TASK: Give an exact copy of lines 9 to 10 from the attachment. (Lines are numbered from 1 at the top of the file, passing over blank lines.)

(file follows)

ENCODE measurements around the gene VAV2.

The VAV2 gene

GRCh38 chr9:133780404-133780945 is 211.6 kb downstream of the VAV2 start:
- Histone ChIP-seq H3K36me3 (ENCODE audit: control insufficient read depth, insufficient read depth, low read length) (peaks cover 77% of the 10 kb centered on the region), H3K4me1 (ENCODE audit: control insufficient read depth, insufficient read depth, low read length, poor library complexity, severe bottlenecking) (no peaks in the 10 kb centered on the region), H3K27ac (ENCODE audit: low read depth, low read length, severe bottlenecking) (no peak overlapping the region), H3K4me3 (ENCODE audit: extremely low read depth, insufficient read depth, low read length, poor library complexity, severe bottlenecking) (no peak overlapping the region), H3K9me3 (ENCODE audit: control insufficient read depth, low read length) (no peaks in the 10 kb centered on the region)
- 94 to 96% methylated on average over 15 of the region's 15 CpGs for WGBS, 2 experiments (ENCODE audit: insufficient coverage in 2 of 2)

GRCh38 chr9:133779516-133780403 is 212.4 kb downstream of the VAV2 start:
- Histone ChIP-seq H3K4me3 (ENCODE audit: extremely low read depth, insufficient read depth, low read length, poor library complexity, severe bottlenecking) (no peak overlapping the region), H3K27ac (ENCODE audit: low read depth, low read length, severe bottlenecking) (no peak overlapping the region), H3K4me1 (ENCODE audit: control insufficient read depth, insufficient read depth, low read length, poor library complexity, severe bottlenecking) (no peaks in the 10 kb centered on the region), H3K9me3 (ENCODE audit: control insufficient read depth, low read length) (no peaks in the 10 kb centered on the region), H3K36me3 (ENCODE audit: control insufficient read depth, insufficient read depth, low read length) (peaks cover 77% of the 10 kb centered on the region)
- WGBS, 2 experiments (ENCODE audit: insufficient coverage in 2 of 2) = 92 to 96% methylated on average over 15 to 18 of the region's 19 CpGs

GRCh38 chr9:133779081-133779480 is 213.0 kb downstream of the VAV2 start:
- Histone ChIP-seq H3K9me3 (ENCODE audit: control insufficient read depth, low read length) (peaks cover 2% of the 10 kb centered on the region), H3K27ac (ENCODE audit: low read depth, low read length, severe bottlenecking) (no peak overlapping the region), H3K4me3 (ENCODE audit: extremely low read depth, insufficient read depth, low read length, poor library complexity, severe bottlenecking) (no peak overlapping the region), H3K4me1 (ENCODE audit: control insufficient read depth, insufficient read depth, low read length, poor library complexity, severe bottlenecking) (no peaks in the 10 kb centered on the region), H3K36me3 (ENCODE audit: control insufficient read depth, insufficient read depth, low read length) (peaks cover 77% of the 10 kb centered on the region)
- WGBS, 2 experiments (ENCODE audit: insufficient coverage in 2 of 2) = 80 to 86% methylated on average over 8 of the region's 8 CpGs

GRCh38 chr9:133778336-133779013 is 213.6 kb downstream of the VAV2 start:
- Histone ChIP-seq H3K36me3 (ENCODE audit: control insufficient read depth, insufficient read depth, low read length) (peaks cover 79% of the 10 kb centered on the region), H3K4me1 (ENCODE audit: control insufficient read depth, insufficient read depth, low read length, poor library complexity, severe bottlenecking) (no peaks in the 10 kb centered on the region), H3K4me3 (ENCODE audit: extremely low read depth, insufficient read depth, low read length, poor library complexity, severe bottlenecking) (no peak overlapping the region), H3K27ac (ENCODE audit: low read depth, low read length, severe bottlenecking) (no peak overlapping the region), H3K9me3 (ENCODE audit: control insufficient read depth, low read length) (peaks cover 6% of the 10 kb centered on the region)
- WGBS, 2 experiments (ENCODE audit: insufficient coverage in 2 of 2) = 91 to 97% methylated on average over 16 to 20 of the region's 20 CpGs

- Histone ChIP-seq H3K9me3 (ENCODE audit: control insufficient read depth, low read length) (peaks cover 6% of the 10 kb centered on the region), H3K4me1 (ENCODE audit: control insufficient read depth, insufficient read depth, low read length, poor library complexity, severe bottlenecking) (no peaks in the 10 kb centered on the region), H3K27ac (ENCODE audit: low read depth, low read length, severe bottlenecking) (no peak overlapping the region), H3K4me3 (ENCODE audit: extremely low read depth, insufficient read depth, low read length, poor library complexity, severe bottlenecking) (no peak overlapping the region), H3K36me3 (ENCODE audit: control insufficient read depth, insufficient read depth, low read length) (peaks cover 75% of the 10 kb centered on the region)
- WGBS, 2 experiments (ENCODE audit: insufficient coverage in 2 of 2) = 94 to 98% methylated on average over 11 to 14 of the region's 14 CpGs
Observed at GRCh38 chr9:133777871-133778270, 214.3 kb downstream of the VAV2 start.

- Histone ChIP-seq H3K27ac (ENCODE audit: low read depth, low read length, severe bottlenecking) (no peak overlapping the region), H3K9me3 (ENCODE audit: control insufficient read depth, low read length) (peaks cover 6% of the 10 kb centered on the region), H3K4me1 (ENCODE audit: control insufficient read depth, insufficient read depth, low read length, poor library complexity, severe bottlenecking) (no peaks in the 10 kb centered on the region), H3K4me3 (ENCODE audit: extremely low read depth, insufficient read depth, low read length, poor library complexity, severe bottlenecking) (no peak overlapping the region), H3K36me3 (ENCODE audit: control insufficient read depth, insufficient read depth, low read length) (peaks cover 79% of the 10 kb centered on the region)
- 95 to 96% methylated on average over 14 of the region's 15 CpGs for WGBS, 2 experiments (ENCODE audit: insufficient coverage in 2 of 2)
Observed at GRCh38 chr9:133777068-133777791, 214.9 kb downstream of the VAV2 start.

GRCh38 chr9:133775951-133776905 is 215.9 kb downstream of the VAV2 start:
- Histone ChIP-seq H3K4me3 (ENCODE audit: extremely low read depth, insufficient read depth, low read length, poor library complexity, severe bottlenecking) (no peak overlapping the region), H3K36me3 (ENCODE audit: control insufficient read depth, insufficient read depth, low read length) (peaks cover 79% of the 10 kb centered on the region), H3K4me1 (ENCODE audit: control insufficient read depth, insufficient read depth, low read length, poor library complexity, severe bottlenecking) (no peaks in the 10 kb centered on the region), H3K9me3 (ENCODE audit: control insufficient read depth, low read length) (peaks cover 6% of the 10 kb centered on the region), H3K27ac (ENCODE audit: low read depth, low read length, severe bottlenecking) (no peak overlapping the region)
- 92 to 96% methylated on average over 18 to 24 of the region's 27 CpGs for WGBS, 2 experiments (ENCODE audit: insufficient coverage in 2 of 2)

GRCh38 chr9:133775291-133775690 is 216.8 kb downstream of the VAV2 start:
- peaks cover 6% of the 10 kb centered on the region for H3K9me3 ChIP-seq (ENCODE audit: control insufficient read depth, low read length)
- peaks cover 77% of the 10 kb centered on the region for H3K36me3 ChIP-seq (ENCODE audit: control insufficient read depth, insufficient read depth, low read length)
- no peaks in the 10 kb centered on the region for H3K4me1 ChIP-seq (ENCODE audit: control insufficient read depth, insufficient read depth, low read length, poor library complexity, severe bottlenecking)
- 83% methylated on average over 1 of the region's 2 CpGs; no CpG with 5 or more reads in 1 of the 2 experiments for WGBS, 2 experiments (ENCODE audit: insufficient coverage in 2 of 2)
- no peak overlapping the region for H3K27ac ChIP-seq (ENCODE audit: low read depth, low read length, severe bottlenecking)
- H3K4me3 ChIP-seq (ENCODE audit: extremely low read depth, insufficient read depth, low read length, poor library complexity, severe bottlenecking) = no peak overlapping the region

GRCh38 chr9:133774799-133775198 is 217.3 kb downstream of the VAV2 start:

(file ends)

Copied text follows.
GRCh38 chr9:133779081-133779480 is 213.0 kb downstream of the VAV2 start:
- Histone ChIP-seq H3K9me3 (ENCODE audit: control insufficient read depth, low read length) (peaks cover 2% of the 10 kb centered on the region), H3K27ac (ENCODE audit: low read depth, low read length, severe bottlenecking) (no peak overlapping the region), H3K4me3 (ENCODE audit: extremely low read depth, insufficient read depth, low read length, poor library complexity, severe bottlenecking) (no peak overlapping the region), H3K4me1 (ENCODE audit: control insufficient read depth, insufficient read depth, low read length, poor library complexity, severe bottlenecking) (no peaks in the 10 kb centered on the region), H3K36me3 (ENCODE audit: control insufficient read depth, insufficient read depth, low read length) (peaks cover 77% of the 10 kb centered on the region)